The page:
A 25-space lot on the corner of Second Street and Willow Avenue is one possible example, he said.
“We can build four stories on that lot, have 80 spaces or more, and give residents decent monthly rates, and that will create more space around town for visitors,” he said.
How to build, where to build
In crowded Hoboken, all the candidates agree that developers of any new projects should agree to significant givebacks to the community. But they differ on specifics.
Zimmer has spoken out against overdevelopment throughout her first term, especially when it comes to major projects like the Hoboken Rail Yard. NJ Transit was hoping at one time to build a 70-story commercial tower on the city’s southern border, though the project has changed significantly since then.
“It’s going to be a balancing act because we want to make sure that any development that we do doesn’t burden the infrastructure,” she said. “We don’t want to overcrowd our city either. Future redevelopment needs to build on the character of our city, not destroy it.”
As such, she’s asked the designers working with NJ Transit to scale down the Rail Yard project from 3 million square feet to 2 million, and to shorten the height of several of the buildings.
Ramos looks at development holistically, and said he believes it’s in an issue tied to both the city’s flooding problem and its infrastructure issues. While advocating the same type of smart development as his opponents, Ramos has also argued for incentivizing developers to focus on eco-friendly projects.
During his time in the Assembly, he’s sponsored three such bills: one which mandated that new affordable housing units be built according to green codes, another which offered low-interest loans to developers who promise to build LEED-certified buildings, and a third which offers tax breaks to builders who do the same.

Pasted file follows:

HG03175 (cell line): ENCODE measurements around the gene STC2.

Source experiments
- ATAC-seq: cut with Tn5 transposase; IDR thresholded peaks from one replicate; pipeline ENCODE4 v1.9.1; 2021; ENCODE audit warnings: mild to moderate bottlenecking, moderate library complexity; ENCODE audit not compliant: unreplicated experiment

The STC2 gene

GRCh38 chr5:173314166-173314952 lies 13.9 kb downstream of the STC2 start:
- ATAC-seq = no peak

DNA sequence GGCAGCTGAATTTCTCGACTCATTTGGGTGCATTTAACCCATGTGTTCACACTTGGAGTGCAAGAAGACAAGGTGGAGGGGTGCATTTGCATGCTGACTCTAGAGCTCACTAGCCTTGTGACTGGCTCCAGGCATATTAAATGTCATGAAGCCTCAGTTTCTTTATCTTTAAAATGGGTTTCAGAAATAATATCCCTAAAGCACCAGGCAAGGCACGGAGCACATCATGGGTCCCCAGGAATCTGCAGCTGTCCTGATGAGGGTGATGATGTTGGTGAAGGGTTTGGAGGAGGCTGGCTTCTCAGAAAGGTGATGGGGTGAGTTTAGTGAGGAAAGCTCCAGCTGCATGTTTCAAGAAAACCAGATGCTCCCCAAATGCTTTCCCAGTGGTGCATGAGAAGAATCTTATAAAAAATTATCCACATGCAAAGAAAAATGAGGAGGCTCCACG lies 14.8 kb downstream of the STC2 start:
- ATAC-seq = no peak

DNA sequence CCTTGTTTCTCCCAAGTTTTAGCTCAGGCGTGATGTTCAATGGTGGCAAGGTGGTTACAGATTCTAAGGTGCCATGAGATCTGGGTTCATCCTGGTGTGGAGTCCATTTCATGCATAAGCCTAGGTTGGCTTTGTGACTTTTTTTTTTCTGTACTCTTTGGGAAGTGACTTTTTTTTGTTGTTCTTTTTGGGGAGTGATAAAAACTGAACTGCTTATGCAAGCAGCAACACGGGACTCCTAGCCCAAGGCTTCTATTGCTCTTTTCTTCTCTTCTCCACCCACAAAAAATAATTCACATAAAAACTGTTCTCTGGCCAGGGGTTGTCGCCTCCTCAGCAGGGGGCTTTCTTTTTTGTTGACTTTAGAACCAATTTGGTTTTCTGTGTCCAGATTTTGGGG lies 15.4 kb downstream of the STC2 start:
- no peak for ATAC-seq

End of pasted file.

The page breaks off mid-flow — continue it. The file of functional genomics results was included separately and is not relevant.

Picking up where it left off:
Occhipinti talked about the possibilities of having developers in town fund open space projects in return for being allowed to build residential neighborhoods.
“We need to hold developers accountable for any projects that they envision with public givebacks, which the city has a history of issues with,” he said. “Development is a tool that when used properly will advance cities, and when used poorly has detrimental effects.”
To control or decontrol?
In a Hudson Reporter debate among the three candidates that was taped earlier this month, they answered questions about the upcoming rent control referendum, political corruption, and how to help the city’s small businesses. It can be viewed online at www.hudsonreporter.com.
In the debate, the candidates revealed that they are divided on how residents should vote on a public question regarding changes in the city’s rent control laws. A yes vote would remove rent control from buildings with four units of housing or fewer when a current tenant moves out, and add a one-time decontrol for buildings with five or more units, while a no vote would maintain rent control laws as they are currently written.
Zimmer said that she supported voting down the measure, as she did last year when it first appeared on the ballot. She said that she believed a better solution than the current referendum can be found, mainly because she believes it was written by developers, as opposed to an unbiased third party.
Occhipinti said that he supports the decontrol measure, but noted that his administration would hold a zero-tolerance policy towards landlords accused of intimidating or harassing tenants in an effort to force them out.